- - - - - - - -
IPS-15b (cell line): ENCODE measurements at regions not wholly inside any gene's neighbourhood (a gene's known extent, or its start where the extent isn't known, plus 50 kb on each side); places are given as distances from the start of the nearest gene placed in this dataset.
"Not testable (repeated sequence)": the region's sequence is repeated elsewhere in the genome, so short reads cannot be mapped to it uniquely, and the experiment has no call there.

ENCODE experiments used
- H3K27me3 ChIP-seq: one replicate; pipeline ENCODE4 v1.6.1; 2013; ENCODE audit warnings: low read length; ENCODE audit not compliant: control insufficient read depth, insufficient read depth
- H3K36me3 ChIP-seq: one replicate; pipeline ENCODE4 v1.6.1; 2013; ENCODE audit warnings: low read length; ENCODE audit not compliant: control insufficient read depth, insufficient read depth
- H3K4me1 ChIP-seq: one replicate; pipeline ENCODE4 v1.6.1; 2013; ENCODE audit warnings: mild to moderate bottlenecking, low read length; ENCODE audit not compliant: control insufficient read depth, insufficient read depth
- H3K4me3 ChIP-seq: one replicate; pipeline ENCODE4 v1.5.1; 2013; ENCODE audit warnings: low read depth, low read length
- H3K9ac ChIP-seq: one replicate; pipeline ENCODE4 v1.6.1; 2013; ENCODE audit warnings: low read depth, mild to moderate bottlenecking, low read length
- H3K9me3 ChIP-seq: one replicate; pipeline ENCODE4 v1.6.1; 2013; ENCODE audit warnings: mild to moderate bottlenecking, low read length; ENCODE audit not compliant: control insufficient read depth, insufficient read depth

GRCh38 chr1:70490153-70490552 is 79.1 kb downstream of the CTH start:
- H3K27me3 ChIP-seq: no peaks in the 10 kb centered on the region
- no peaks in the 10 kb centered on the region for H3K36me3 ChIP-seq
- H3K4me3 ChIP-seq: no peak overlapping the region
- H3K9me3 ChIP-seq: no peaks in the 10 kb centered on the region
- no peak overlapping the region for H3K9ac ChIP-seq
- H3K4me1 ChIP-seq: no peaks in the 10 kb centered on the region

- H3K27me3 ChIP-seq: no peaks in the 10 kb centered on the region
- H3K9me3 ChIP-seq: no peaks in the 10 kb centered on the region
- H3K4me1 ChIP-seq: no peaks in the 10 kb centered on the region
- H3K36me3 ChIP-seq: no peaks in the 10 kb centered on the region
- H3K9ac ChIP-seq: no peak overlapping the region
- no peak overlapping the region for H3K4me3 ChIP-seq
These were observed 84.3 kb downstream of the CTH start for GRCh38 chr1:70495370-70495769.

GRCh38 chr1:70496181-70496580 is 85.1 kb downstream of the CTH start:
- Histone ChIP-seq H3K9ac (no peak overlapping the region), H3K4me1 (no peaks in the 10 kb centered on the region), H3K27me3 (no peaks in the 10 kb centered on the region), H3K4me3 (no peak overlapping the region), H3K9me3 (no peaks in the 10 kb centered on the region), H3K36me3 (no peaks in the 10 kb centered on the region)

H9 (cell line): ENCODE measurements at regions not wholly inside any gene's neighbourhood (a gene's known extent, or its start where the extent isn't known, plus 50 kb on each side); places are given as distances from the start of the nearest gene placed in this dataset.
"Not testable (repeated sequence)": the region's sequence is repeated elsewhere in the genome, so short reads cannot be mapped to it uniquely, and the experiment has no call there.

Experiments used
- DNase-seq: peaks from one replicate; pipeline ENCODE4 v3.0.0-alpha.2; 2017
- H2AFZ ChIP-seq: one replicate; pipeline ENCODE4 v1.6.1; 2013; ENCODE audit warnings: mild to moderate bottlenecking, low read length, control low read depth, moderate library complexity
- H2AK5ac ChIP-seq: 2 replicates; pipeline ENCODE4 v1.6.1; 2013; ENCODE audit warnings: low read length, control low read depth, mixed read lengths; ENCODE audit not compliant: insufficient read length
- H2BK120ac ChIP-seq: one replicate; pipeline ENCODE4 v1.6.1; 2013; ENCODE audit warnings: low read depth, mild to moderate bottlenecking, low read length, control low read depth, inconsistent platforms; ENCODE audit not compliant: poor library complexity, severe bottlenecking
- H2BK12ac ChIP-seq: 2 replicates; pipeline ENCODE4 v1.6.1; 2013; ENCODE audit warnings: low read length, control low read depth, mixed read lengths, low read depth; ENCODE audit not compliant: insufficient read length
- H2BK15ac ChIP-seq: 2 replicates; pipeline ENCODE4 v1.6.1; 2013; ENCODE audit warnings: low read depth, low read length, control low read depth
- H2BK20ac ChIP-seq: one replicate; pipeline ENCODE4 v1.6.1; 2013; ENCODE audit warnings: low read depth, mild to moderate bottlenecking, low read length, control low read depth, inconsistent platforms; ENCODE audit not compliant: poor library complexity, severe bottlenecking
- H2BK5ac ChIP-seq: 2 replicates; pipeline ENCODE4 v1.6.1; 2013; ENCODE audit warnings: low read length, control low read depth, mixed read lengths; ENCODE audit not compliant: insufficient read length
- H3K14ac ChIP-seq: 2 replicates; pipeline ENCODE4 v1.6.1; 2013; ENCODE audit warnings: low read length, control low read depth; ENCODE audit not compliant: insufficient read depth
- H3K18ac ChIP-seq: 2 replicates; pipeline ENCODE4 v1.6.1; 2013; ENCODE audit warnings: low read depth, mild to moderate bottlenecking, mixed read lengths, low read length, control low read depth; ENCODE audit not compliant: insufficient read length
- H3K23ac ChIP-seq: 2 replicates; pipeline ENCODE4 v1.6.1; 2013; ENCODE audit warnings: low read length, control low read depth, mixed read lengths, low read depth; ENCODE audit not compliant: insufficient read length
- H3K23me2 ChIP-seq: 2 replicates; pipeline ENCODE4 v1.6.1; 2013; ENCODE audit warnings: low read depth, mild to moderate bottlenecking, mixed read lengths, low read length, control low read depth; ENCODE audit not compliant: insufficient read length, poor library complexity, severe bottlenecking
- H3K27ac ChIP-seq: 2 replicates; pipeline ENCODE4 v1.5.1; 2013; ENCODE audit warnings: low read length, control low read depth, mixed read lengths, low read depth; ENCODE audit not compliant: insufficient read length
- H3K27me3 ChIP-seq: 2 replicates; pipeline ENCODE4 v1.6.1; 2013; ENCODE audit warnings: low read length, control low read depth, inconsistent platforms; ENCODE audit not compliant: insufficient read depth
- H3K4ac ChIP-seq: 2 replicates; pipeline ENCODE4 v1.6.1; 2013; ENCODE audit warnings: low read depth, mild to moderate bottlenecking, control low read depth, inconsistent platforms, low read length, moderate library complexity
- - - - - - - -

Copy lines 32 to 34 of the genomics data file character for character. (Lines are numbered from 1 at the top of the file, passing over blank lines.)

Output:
- H2BK120ac ChIP-seq: one replicate; pipeline ENCODE4 v1.6.1; 2013; ENCODE audit warnings: low read depth, mild to moderate bottlenecking, low read length, control low read depth, inconsistent platforms; ENCODE audit not compliant: poor library complexity, severe bottlenecking
- H2BK12ac ChIP-seq: 2 replicates; pipeline ENCODE4 v1.6.1; 2013; ENCODE audit warnings: low read length, control low read depth, mixed read lengths, low read depth; ENCODE audit not compliant: insufficient read length
- H2BK15ac ChIP-seq: 2 replicates; pipeline ENCODE4 v1.6.1; 2013; ENCODE audit warnings: low read depth, low read length, control low read depth